*puts down barbell after another successful hinge movement* You know what’s so great about deadlifts, the movement is so fundamental and applicable to a healthy life. Not only can it be a point of pride as a fitness goal, but it also helps us pick up laundry baskets from the ground. We greatly appreciate the basics of biomechanics at Primitive and want to share how it factors into the hinge movement.
You might already be wondering what biomechanics is? It’s the study of how bodies and living things are affected by different pushes and pulls to change an object’s direction, speed, or shape. Mechanics helps us understand in great detail what is literally happening. Biomechanics helps us understand how we move our bodies, directs our ability to avoid injury, and how to gain the utmost benefit from a movement. When we talk about biomechanics relating to a movement such as the hinge, we’re talking about the nitty gritty on things like knee angle, how wide a stance should be, and foot placement. The result of these different directions and speeds is what moving and exercise is all about. You’re welcome. Now let’s get into it!
So what is the deal with our bodies when they are hinging? A hinge, much like a door, is when your body is moving at the hips in an up and down movement. In anatomical terms, we call that a sagittal plane movement. A hinge works the lower half of your posterior chain, which includes hamstrings, glutes, and lower back. When you bend forward your hips are the biggest focus and driving force behind a successful hinge, not the knees. Let’s not forget the supporting muscles as well like packed rhomboids, your core, and maintaining a neutral spine. The reason we rely on the lower posterior chain is because of the power and stability they offer. These muscle groups help take unnecessary strain off of your lower back and knees.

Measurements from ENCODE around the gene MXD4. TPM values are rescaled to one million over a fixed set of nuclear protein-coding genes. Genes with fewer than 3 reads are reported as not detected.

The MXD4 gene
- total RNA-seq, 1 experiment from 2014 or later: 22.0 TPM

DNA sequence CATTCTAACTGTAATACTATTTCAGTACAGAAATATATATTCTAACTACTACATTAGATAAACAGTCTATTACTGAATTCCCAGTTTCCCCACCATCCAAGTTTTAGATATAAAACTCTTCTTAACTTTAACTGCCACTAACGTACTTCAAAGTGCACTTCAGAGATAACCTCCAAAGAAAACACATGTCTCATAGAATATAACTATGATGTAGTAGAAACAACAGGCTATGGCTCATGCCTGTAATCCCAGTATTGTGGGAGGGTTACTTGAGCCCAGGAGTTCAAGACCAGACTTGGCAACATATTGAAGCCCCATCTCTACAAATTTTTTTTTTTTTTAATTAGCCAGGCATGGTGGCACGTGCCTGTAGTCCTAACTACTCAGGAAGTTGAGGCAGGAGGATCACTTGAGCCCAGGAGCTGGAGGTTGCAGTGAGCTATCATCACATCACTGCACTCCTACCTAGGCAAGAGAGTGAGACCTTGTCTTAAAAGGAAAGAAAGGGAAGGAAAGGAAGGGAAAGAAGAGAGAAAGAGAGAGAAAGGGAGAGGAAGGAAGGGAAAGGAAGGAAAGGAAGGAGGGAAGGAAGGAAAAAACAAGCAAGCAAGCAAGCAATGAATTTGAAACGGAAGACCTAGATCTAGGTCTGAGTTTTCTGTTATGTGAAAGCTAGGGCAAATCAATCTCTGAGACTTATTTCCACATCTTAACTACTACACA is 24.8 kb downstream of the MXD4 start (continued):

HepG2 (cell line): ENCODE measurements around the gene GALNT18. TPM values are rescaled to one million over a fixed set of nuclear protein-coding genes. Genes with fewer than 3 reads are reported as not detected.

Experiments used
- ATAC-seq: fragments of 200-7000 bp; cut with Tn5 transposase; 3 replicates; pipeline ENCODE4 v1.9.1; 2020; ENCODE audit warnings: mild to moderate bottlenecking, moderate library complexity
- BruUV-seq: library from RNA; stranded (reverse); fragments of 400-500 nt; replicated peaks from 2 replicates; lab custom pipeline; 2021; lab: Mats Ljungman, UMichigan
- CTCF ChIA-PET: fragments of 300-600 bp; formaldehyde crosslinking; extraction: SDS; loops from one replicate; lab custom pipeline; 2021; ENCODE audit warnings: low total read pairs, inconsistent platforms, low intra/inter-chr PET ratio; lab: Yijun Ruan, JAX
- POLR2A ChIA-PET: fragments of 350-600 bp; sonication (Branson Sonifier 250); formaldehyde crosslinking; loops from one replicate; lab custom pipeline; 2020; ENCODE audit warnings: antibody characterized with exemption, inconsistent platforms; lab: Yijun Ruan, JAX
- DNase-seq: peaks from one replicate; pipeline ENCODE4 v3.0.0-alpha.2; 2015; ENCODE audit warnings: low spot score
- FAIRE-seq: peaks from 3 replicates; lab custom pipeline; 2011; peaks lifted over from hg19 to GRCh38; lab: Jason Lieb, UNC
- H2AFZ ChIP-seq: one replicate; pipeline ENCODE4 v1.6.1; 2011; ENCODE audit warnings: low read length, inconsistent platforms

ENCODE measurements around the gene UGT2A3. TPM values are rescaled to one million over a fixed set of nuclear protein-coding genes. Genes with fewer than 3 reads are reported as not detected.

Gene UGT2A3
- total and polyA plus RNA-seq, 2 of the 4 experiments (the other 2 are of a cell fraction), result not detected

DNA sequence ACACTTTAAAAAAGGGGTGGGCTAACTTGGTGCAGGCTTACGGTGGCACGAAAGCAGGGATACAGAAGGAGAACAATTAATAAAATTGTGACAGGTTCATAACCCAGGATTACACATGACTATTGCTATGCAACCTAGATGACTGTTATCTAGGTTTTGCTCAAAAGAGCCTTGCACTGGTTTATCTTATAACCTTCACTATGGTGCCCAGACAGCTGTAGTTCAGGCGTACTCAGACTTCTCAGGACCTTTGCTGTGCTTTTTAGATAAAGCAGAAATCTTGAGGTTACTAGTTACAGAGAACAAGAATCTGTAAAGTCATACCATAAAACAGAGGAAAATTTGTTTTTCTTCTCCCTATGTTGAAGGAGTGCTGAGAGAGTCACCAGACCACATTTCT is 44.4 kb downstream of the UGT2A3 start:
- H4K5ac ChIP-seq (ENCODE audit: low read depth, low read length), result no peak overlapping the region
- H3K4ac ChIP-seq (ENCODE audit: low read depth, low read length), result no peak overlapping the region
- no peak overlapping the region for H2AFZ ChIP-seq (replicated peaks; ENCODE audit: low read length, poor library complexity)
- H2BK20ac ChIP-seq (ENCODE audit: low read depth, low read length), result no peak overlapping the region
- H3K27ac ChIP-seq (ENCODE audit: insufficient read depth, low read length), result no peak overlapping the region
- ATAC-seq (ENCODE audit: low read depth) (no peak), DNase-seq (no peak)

Let’s go into the fundamentals of a hinge movement. The hamstrings are a group of three muscles called the: biceps femoris, semimembranosus, and the semitendinosus. These three muscles work together to flex your knee, extend your hip, extend your thigh, and allow your tibia to internally rotate. There are also three gluteal muscles: the gluteus minimus, gluteus medius, and gluteus maximus. These muscles help stabilize the pelvis, hip abduction (moving your leg laterally) , hip extension (pulling your leg backwards), and external rotation of the hip. When you’re hinging, you should be feeling these muscles lengthen the most.
You may be thinking, why can’t I primarily use my lower back to lift something. Have you ever tried to pick something heavy up with your lower back and your body feels a lot of strain? The center of gravity is in the hips, so pull from your hips, not your back. The muscle groups on your lower back are not meant to handle heavy weight alone. The spine and back muscles are stabilizers and act as the central support structure for the entire body. The posterior chain’s job is to support you and offer power, so lifting a heavy weight during a hinge movement should come from the place that is best equipped to handle not just the weight of the load but also your body weight.
Let’s talk about form so you have an idea of what a proper hinge movement should look like. There is a right way and a wrong way to move during a hinge.